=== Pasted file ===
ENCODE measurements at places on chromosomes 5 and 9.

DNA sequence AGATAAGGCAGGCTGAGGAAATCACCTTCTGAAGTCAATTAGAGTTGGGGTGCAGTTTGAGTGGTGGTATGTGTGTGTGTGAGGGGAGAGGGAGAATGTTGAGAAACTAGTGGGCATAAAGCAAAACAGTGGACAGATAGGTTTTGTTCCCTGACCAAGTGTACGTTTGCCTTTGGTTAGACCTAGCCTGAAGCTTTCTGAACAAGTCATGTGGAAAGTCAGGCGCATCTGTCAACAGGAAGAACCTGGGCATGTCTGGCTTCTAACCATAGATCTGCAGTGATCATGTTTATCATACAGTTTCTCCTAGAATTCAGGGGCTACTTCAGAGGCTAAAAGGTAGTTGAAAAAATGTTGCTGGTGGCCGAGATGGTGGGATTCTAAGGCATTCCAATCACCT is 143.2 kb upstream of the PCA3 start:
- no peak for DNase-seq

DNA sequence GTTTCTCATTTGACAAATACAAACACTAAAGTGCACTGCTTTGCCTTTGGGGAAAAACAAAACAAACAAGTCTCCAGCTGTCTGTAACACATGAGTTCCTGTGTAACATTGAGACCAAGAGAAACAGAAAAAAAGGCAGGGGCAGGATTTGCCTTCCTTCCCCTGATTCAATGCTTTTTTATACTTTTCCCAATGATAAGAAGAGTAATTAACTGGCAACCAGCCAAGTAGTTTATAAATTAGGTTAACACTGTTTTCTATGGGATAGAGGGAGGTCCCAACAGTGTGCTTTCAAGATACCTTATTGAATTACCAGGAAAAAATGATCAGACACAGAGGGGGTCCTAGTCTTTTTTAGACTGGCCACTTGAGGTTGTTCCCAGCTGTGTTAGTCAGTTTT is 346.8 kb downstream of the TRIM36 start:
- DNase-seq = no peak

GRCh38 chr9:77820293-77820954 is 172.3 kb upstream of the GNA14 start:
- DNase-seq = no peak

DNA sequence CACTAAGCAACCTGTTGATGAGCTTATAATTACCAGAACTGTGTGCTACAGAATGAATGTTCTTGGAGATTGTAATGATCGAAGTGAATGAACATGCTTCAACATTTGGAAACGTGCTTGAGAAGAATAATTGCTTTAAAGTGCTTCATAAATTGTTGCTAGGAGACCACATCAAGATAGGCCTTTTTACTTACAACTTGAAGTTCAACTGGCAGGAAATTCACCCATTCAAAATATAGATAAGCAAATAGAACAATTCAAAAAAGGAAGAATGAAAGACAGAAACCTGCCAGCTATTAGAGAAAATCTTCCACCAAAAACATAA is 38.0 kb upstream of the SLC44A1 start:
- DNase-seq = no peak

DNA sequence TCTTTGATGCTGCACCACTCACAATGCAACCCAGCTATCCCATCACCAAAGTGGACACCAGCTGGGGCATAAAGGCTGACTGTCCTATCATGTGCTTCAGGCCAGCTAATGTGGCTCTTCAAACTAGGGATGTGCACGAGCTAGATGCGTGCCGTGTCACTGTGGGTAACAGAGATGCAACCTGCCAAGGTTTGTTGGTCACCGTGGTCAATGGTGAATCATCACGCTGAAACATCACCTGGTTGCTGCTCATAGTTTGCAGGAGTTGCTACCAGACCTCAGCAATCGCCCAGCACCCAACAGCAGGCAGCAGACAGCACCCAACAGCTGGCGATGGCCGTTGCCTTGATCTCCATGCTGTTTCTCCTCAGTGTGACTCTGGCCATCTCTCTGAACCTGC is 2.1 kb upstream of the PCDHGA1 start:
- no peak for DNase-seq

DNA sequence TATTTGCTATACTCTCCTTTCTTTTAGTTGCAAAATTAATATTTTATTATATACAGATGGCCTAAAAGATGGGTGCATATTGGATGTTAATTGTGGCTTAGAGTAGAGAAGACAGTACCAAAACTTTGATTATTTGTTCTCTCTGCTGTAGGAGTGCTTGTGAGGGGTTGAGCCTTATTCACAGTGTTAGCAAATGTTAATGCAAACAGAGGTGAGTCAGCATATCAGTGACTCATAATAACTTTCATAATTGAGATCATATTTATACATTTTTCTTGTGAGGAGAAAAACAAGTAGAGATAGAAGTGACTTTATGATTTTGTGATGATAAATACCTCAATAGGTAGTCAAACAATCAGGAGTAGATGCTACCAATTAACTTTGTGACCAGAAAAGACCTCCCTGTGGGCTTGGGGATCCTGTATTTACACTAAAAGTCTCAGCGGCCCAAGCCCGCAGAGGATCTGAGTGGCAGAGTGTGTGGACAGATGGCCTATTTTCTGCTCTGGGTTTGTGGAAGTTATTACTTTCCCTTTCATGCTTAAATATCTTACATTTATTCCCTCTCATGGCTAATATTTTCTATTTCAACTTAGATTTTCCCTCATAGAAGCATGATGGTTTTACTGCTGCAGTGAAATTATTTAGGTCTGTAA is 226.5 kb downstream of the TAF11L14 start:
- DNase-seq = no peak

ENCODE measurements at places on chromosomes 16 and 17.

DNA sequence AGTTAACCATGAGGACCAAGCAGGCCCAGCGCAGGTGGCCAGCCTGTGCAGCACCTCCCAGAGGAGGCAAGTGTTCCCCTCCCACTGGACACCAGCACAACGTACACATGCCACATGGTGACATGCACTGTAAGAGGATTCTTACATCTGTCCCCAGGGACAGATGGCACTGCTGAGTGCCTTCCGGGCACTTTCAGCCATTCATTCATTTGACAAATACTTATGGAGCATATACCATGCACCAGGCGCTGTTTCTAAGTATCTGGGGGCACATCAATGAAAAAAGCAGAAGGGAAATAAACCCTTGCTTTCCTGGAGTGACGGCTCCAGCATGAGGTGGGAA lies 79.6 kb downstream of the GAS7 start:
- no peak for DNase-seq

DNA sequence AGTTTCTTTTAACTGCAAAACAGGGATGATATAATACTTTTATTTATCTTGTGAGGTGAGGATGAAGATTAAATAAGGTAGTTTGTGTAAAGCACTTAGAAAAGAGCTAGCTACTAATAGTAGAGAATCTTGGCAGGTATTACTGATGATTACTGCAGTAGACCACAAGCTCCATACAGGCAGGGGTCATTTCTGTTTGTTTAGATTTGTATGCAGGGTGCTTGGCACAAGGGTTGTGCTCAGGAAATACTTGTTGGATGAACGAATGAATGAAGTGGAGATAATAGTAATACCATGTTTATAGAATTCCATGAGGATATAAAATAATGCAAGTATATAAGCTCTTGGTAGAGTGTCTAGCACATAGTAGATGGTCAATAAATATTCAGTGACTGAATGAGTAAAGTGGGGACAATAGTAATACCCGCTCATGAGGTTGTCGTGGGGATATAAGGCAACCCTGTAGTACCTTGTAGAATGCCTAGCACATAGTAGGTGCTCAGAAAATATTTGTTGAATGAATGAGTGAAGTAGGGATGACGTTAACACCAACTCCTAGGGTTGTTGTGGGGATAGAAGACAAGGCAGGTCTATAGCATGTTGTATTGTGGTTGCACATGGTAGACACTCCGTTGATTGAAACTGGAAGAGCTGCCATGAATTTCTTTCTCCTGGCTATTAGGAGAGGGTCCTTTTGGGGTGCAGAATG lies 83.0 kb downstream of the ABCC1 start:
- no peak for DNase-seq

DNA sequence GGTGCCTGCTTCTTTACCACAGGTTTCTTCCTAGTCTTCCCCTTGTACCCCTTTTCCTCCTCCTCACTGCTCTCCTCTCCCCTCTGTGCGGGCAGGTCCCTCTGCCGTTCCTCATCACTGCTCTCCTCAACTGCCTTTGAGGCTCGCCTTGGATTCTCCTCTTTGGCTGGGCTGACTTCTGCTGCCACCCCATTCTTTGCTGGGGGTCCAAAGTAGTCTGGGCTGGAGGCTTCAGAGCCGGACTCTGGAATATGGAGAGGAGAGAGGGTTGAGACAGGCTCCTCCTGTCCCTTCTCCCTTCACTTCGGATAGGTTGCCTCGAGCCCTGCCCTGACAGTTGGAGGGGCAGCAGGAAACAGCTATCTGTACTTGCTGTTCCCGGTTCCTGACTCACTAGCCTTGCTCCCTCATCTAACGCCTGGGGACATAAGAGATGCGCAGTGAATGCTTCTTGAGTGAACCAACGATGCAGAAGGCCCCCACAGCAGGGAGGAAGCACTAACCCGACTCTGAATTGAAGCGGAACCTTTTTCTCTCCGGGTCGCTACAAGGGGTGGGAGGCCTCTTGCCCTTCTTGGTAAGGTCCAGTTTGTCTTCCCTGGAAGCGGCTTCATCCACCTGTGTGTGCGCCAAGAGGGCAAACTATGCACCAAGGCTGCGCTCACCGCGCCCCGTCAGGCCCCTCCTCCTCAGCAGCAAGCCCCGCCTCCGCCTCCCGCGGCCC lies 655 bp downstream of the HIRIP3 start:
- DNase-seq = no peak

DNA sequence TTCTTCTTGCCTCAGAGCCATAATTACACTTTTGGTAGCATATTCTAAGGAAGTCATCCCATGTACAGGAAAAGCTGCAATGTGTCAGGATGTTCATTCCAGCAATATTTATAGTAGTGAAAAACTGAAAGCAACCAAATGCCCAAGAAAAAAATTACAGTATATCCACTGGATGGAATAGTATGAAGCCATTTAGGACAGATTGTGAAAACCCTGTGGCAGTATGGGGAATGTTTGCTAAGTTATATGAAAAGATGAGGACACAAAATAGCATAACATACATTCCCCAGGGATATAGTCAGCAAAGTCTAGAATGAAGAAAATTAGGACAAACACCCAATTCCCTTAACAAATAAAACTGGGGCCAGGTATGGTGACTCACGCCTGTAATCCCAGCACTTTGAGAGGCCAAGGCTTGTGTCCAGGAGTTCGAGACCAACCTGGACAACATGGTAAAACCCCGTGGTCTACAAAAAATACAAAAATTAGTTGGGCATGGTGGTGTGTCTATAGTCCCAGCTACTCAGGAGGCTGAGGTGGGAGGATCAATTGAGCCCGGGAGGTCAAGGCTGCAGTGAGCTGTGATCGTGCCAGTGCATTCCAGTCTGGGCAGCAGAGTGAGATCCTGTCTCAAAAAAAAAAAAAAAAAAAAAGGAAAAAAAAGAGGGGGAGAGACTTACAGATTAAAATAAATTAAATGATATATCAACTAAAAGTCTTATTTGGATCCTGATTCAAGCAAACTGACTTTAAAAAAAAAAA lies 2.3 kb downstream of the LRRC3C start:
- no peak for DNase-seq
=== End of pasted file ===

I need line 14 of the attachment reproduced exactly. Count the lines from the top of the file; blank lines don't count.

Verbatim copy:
ENCODE measurements at places on chromosomes 16 and 17.